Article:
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On the day of America’s monumental presidential election, a major news website made a 13-minute video and photographic slideshow complete with audio commentary on the 2008 campaign. Combining stills from the campaign trail with audio and video, it highlighted the power of the web in presenting a global news story as it unfolded using a variety of storytelling mediums.

Instead of spending time poring over newsprint, online readers could sit back and let the story work for them. A Barack Obama or John McCain quote was brought to life by video clips of the candidates talking, as were interviews with voters in undecided states. Photographs along the campaign trail captured moods, and relayed the visible intensity with which people were following the election.

It was the kind of remarkable production that digitalists will point to when they talk about why the web will ultimately trump print to deliver news. But, produced by reporters and photographers of The New York Times and placed on the paper’s website, it also proved something else. This wasn’t the product of an upstart web news service, but a news organisation steeped in traditions of “old media”, evidence that, should they take their transition from print to online seriously, ­respected news organisations could face a brighter future than predicted.

But critics of the print industry have accused many publishers and their editors of recognising too late that the digital age demands a change in the way they deliver news. The time-pressed reader is apparently loathe to spend valuable minutes reading a 1,000-word story in a newspaper when they can go online and watch a video summation with a short news blurb of salient facts a link away. Their failure to adapt quickly enough is evident in the thinning newsrooms of ­national and regional papers, as investors trim staff numbers and cut costs.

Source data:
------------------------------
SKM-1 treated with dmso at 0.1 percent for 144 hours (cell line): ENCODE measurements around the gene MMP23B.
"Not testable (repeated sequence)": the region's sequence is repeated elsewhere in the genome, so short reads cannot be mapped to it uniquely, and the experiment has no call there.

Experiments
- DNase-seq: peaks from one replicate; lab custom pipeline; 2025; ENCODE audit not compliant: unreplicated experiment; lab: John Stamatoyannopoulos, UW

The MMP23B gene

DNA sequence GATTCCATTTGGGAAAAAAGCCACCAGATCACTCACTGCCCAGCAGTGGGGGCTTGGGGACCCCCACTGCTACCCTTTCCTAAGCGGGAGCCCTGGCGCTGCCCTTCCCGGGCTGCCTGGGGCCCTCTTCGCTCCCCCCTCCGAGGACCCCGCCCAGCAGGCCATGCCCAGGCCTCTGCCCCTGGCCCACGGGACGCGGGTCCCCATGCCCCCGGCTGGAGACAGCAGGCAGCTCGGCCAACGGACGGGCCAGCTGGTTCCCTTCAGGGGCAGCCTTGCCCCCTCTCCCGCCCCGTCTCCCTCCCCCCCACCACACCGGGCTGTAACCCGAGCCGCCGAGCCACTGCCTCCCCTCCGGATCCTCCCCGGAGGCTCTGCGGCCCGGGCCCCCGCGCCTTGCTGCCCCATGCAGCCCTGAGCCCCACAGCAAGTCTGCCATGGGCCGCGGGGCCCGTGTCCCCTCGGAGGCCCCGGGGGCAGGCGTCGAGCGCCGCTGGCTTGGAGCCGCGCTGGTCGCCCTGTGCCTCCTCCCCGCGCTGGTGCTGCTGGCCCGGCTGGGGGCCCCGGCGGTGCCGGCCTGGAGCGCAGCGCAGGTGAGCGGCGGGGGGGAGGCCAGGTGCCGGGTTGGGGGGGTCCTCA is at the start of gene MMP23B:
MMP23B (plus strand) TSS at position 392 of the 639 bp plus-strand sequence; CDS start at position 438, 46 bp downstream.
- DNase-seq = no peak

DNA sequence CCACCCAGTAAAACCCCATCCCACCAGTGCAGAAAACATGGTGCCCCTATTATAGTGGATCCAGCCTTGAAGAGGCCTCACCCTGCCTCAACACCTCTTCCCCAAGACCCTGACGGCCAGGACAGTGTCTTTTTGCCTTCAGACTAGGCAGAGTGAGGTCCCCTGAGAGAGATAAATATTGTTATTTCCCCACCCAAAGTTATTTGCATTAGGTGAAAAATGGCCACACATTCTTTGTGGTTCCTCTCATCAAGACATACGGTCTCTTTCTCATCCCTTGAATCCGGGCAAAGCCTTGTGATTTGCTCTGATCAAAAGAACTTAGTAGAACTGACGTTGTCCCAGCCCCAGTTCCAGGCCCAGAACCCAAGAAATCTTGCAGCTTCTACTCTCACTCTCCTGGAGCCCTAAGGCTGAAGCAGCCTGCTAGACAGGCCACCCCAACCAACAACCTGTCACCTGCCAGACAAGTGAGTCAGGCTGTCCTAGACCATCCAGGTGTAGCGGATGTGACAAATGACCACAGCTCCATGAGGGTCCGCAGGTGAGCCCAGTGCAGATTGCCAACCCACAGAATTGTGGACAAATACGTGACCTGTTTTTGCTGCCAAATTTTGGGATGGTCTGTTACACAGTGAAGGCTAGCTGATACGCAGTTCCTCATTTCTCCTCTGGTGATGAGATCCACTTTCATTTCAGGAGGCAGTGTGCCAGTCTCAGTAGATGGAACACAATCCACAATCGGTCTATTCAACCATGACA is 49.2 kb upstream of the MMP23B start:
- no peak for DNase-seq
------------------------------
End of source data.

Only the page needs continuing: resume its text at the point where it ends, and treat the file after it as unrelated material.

Flagships of old media across Europe and the US are struggling, not only in finding the right way to deliver news, but in defining what news is nowadays. The immediacy of the web and the 24-hour news cycle has put a premium on speed. In addition, adds Ulrich Brenner, dean of the Journalistenschule in Munich, a news story is now driven by celebrities, “who earlier would never, by any rational criteria, be considered newsworthy”. The web is undermining quality journalism.

American newspaper editors speak of an unprecedented rush to publish in the digital age. A survey of publishers and editors conducted by the Pew Research Center’s Project for Excellence in Journalism earlier this year revealed that several editors lament the “loss of time to organise a thoughtful attack on a story, to think through precisely why it’s being done, or how to make it meaningful”.

Concerns about inaccuracies abound as do worries that the old guard is picking up bad habits from websites on a publish now, think about accuracy later ethic. In September, Bloomberg mistakingly picked up a six-year-old news story on United Airlines filing for bankruptcy. Shares in the US airline dropped 75 per cent before the mistake was identified and the share price recovered. A similar thing happened to Apple shares in October after a section of the CNN website featuring user-generated content carried a report that CEO Steve Jobs had been rushed to hospital. Concerns about his health had been exaggerated. Such errors could have appeared in a traditional newspaper but publishing on the web gives such stories a viral impact that’s often impossible to contain.

Champions of new media point to the willingness of online news sites to correct editorial inaccuracies soon after they begin their spread through the web. “The pace of news has changed, but the level of participation has also changed,” says Jeff Cohen, a former syndicated media critic and founding director of the Park Centre for Independent Media at Ithaca College. “This has generally made things more accurate, not less.”

But such a system signals a transition from “you must not publish anything unless it’s faultless”, to a position where journalists think it’s acceptable to run a story and let their peers correct them. The trend proves that there is a growing need for a new generation of journalists trained in the skills and ethics of old journalism, but are able to apply them to print, film and the web. Gone are the days when a reporter grabbed their notebook, went out and reported a story and returned back to the office to file his words in time for the early evening deadline. Today’s journalists must reach for a video camera, juggle on and off-camera interviews, write updates for the web as they edit their footage and write their story for the next day’s paper.